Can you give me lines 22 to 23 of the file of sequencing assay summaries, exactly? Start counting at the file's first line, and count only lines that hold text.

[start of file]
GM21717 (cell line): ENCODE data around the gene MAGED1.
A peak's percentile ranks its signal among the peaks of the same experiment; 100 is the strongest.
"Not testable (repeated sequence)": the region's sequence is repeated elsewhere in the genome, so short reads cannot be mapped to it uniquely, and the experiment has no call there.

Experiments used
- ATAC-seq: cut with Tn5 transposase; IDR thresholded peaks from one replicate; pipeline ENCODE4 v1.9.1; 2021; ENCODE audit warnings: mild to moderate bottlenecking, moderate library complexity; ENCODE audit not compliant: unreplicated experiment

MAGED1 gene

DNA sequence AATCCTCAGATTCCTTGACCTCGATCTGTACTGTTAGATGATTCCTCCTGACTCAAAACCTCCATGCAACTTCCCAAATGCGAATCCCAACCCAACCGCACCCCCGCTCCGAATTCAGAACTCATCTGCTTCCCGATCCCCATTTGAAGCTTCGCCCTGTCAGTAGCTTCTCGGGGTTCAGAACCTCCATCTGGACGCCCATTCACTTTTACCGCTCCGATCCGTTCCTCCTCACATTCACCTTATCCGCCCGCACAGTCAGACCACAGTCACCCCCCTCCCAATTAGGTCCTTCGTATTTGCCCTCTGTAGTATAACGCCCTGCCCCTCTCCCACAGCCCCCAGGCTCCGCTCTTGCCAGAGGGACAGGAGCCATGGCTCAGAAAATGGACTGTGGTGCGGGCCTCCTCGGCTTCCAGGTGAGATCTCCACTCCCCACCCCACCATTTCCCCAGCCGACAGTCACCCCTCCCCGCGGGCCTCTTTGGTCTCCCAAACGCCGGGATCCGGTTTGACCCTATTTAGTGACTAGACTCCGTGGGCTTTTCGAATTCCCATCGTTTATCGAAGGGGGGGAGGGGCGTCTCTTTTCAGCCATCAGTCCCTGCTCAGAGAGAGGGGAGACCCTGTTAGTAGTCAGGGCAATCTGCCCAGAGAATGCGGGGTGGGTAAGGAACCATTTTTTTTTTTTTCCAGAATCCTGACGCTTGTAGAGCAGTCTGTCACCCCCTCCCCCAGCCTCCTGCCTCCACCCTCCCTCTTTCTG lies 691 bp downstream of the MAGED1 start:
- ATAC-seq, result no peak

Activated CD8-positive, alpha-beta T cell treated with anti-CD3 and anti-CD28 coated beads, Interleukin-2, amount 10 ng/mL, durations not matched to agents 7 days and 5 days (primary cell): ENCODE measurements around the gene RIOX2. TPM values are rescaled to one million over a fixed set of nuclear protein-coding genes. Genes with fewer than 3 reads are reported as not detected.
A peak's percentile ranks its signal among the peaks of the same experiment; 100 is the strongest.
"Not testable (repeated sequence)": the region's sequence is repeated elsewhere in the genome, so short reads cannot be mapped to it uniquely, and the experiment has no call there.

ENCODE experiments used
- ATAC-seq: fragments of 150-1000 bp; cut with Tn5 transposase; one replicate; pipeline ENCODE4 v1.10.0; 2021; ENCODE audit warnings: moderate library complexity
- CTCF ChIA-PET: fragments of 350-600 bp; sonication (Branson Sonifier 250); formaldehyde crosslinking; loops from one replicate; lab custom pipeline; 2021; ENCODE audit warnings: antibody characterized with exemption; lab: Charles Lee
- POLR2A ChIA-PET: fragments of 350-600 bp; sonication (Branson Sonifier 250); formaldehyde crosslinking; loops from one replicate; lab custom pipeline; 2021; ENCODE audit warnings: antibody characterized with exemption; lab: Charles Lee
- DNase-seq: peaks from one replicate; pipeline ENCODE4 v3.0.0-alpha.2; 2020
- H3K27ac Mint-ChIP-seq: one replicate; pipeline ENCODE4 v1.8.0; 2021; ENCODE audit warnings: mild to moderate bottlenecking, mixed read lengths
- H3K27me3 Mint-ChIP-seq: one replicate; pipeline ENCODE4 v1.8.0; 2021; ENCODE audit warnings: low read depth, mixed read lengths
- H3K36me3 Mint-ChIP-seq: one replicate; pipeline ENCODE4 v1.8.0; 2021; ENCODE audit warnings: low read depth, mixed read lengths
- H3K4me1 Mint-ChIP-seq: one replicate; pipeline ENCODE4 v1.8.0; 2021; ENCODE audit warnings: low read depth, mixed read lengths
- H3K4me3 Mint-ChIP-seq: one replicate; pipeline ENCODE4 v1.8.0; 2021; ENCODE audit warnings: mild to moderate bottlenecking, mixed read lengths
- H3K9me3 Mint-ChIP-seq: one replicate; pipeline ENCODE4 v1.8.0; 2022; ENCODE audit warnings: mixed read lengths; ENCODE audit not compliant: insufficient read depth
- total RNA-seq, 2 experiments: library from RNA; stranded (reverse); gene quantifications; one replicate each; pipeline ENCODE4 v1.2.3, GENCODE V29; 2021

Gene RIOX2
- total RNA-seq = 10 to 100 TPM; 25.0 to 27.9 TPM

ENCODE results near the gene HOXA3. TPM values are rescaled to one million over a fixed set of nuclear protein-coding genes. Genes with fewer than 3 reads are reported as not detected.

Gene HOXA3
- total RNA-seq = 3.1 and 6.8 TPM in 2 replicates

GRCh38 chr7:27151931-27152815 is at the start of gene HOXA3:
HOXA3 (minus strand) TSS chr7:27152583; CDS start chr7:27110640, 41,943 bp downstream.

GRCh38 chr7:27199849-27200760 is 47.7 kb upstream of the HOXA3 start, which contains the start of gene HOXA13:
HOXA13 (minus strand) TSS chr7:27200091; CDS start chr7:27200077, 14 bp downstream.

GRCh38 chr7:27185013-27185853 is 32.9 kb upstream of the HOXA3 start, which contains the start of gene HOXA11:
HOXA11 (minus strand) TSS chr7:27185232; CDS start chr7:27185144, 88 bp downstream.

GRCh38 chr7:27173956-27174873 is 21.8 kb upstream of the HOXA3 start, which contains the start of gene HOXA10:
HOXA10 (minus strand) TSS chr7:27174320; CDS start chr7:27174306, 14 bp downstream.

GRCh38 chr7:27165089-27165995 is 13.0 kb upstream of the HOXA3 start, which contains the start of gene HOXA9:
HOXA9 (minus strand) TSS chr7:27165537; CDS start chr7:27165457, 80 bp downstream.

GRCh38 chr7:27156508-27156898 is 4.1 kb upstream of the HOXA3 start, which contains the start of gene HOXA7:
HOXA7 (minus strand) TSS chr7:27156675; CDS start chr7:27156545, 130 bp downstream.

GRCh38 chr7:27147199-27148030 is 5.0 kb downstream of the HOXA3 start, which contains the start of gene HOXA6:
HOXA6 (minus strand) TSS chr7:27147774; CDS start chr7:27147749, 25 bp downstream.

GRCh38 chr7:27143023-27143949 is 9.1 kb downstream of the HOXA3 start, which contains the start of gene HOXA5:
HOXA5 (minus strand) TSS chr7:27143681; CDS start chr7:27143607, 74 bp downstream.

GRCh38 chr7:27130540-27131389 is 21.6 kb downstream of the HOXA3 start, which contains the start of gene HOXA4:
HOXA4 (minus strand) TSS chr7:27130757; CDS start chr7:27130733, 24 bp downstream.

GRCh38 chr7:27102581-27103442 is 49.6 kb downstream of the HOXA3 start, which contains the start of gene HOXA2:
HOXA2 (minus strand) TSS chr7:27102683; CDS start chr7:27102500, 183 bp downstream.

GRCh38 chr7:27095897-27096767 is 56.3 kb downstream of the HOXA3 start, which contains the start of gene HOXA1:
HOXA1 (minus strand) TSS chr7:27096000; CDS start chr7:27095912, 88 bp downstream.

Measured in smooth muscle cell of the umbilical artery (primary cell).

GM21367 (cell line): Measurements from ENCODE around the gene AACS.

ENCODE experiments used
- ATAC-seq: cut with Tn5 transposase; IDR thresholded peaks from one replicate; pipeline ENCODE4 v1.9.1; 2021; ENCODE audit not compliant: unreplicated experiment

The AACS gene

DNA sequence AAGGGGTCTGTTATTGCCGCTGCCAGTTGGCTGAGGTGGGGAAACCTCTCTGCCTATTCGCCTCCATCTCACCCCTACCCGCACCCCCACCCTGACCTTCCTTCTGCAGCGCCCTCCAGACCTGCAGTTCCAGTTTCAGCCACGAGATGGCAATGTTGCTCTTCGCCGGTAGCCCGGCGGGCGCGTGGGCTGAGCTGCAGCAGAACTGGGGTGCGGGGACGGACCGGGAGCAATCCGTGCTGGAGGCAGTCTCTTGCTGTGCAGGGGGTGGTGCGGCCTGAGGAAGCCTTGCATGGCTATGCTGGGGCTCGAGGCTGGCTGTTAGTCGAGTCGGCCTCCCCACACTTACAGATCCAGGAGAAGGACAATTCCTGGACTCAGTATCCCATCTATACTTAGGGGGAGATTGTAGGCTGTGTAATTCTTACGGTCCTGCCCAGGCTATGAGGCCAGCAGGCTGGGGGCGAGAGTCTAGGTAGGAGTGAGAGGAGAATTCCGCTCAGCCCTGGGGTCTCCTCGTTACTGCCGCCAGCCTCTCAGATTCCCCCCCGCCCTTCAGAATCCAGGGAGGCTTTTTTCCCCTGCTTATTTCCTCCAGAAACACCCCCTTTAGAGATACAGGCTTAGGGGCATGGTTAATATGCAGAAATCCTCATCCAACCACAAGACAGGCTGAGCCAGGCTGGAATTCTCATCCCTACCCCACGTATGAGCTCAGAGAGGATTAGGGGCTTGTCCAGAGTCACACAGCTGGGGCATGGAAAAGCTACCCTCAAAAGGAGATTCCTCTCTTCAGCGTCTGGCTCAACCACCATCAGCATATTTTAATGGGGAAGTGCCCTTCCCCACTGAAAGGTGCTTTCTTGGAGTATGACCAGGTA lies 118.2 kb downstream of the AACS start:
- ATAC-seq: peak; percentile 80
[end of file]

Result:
- H3K9me3 Mint-ChIP-seq: one replicate; pipeline ENCODE4 v1.8.0; 2022; ENCODE audit warnings: mixed read lengths; ENCODE audit not compliant: insufficient read depth
- total RNA-seq, 2 experiments: library from RNA; stranded (reverse); gene quantifications; one replicate each; pipeline ENCODE4 v1.2.3, GENCODE V29; 2021